If you can get past the production values and the stereotypical American lout vs. the English gentleman plot, there's a lot to like here. Curtis and Moore have a fun relationship on screen that feels very adlibbed at times. I have a feeling that the script often went out the window in favorite of true-life on-upsmanship between these two stars. If you can allow yourself to watch through seventies-colored glasses, you may find this show a refreshing change from the darker crime dramas of today.
As for bonus features, Roger Moore does commentary on two episodes and there is a photo gallery and bios of the stars.
Next we turn to The Champions.
This was the only show on this set that I'd never seen before. Quite the quirky little spy show, it nearly plays as a series for children as there's a lot of comedy built into their superhero abilities. When it leans toward the grown-up side it has the feel of The Avengers and that's what saves it from being Power Rangers without the suits.
Stuart Damon is the only one of the three who will likely be familiar to American audiences as he went on to become a soap star on General Hospital. He's handsome and stalwart and I'm sure he had the ladies swooning in their seats as he led his team into danger on a weekly basis.
Light, fast, and clever in spots, The Champions is worth a look if you're a fan of Heroes or even Doctor Who. Sadly, the only bonus features included here are a photo gallery and bios of the stars.
Finally, it's my favorite of the bunch, The Protectors.
The most unusual thing about this series is that it's only a half hour long, and that means character development was kept to a minimum. As a result, it's often hard to understand why they're involved in any given case or why we should care. I say, don't let either of those things bother you—this is Robert Vaughn being as cool and continental as he can possibly be. Who else would fight crime with a woman who was having tea with the queen only an hour before? And then there's my favorite character, the dashing Frenchmen who had very little to do in most episodes except stand around looking Italian (in spite of the fact that he was supposed to be French).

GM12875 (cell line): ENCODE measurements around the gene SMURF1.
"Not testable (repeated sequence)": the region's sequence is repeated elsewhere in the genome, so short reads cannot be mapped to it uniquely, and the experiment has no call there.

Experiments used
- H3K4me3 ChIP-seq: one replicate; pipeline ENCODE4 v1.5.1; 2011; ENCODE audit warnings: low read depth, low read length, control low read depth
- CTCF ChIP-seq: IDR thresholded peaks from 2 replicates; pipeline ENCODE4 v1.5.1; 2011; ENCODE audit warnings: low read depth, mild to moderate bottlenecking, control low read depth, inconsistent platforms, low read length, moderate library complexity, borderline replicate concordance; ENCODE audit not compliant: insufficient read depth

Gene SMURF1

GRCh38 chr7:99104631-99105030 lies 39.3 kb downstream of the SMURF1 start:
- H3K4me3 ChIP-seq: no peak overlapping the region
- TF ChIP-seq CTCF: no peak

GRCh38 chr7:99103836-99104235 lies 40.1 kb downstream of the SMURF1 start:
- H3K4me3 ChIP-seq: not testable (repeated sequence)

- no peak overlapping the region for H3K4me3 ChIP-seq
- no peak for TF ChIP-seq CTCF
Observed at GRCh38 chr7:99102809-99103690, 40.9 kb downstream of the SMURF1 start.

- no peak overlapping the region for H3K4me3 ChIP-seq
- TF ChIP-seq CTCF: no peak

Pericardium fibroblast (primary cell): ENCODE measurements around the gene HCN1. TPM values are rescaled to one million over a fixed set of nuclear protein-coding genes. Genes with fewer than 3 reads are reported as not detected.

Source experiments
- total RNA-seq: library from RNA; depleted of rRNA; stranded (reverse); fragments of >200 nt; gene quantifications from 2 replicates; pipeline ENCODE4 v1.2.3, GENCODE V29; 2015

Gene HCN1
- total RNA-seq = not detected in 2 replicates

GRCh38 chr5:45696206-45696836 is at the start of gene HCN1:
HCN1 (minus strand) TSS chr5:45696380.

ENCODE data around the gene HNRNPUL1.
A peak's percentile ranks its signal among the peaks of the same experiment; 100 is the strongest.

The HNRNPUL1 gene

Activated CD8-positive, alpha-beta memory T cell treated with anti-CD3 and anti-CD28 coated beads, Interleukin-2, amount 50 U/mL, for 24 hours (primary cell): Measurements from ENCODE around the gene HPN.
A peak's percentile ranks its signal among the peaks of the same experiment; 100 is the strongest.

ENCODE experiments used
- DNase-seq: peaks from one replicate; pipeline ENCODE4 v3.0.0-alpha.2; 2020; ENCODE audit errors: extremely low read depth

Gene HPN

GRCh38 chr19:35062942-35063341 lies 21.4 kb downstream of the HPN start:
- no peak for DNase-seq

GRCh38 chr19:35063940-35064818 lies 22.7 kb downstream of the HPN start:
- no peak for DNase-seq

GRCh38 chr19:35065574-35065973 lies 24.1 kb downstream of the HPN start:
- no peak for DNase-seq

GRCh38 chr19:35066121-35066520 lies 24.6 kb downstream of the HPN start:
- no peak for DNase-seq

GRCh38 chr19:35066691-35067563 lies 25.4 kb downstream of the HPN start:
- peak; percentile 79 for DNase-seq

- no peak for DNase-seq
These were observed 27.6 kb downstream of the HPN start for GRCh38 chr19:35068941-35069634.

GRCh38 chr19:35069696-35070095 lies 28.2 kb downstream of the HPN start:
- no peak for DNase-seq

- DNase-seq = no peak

Honestly, I can't tell you why I loved this show. The dialogue is stiff, Vaughn is stiffer, the plots are confusing and Porter gets driven to crime scenes by her chauffeur. Still, I have a very distinct memories of setting up a cassette recorder in front of the portable TV so I could have the "episodes" to play over and over. I also remember saying to my best friend, wouldn't it be cool if we could somehow record the picture so we could actually watch the show any time we wanted? And here I am, all these years later, holding those recorded episodes in my hand.
Old favorite TV shows on DVD, it doesn't get better than that.
The Rebuttal Witnesses
The only complaint I have about this DVD set is the packaging. It opens like a book with an inner foldout that houses plastic molded trays for the DVDs. Nice and secure, except that there's no sleeve to keep the set closed when you pull it off the shelf. Second, there's no booklet with a list of the episodes contained on each disc. There's a pocket for a booklet, but no booklet. Very strange. Perhaps I should hire The Champions to look into that.
If you're a fan of one of these four TV shows, you'll probably enjoy at least two of the other three. It may seem a little pricey, but it's actually a great deal for such a rare collection of cult shows from our friends across the pond.
This court commissioned a panel of international scientists, law enforcement agents and jet setters to study this DVD in depth. They responded by sending over a martini, a Beretta, and a not guilty verdict.